That includes making time again for this space. Making time for proper meals. And making time to do things that bring joy - and incase you think that’s related to a big tidy up, it isn’t, but it is about spending time together when we can both get off the treadmill of work-sleep-repeat.

MOH’s had it worse than me though, his hours have been crazy. When there’s seventeen hours overtime done in a single day, yes seriously, it’s all a bit wrong. It’s amazing what clarity there is when you have time, and headspace. And views like this from Platform 2 at Victoria earlier on.

view from platform 2

No doubt tomorrow I’ll be back on the grindstone and my resolve will be challenged, probably more than once. But there is only so much you can do, isn’t there?

So what else has been going on? There’s been gin. Well more precisely gin liqueur tasting. MOH headed off to Shoreditch on a Monday night and drank some gin. And very civilised - and tasty - it was too. I’ll share more another day though.

There’s been cake too. We wandered into the Farmers' Market in the Village last weekend for cake, it’s the rules when at Farmers’ Markets. And we left with two weird and wonderful creations. Mine was green, totally vegan, sugar free and as tasty as it was unusual looking. MOH opted for something slightly more traditional, but equally as gooey and between us we demolished the two - we had to share each one (another rule) and in keeping with my digital hiatus, there’s no photos.

Sunday afternoon was spent on the sun loungers in the garden, and after a long Saturday, it was needed to recover. Wasn’t the weather nice, and wasn’t it nice to be able to just sit out in the garden again? Looking ahead to this week, we’re already planning to head out to lunch on Sunday after England’s first game in the Rugby World Cup, though I noticed today as I came past our planned restaurant of choice it’s closed for a refurb, let’s hope they’re quick and open again by the weekend, or that could backfire, somewhat.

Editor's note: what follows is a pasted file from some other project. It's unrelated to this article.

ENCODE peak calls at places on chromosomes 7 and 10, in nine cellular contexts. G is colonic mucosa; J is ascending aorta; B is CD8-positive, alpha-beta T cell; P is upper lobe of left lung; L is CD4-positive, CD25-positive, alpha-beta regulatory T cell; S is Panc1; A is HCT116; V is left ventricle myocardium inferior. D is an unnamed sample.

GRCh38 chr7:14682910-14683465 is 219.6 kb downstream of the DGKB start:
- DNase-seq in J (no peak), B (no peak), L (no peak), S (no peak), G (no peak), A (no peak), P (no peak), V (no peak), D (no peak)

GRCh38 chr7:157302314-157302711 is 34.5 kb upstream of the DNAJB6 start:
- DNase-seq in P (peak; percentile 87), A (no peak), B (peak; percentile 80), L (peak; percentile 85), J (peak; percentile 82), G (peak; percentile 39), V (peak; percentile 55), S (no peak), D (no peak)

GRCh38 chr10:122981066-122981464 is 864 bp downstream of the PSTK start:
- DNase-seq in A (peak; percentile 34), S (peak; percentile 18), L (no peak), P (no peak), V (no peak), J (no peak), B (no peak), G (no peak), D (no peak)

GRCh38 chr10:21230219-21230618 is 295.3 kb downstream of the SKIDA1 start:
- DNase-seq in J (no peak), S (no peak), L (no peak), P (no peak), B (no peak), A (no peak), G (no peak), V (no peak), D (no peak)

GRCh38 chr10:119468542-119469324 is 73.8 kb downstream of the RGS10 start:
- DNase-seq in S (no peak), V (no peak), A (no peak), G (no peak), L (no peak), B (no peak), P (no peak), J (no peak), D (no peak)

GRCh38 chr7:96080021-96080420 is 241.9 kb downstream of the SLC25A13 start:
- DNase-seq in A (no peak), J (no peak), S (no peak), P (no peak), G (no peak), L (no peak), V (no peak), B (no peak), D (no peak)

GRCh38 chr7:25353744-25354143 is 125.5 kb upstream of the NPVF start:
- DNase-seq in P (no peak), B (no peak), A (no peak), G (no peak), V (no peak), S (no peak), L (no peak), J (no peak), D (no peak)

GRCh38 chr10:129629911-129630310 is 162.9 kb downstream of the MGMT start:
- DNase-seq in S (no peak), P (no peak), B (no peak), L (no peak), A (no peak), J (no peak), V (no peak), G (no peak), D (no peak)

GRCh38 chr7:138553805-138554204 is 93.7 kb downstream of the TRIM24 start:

Making three ingredient scones

I am rather partial to a scone. Whether it’s plain, fruit or cheese. With afternoon tea, or with soup (the cheese ones obviously). If you’re a cream then jam, or a jam then cream kind of person, I don’t mind.

I read a recipe recently, in the Sunday papers, about a three ingredient cookbook. It clearly stuck with me - one of the recipes was for scones - and I developed a scone craving. So while MOH cut the grass I gave it a go.

Can three ingredient scones, really work? The answer is kind of. Probably not for scone aficionados, but I think they’d be good for a scone craving, a bit of a science lesson or if you ever had the need for impromptu scones.



Yes, that’s right lemonade and cream and flour. And it works, weirdly. It fizzes too, hence the science lesson comment before. The recipe called for the flour to be sifted. Usually I wouldn’t bother, but given it was already a cheat recipe, I did. And quickly remembered why I usually don’t.

the downsides of sifting flour

I do bake, but with more of a rustic style. Usually I can manage scones though. This time the mixture was quite claggy and my cutter was struggling, so they weren’t all quite as scone-like as perhaps they should be.

scones ready for the oven

They taste ok though, with not unexpectedly, a hint of lemon.

The most scone looking scone

Some looked like scones (see above), but others just looked as if they had a comb-over.

the scone with a comb over

They taste like scones though. And one added to our lunch, means there’s less chance I’ll be hunting down some chocolate.

What do you think? Would you try them?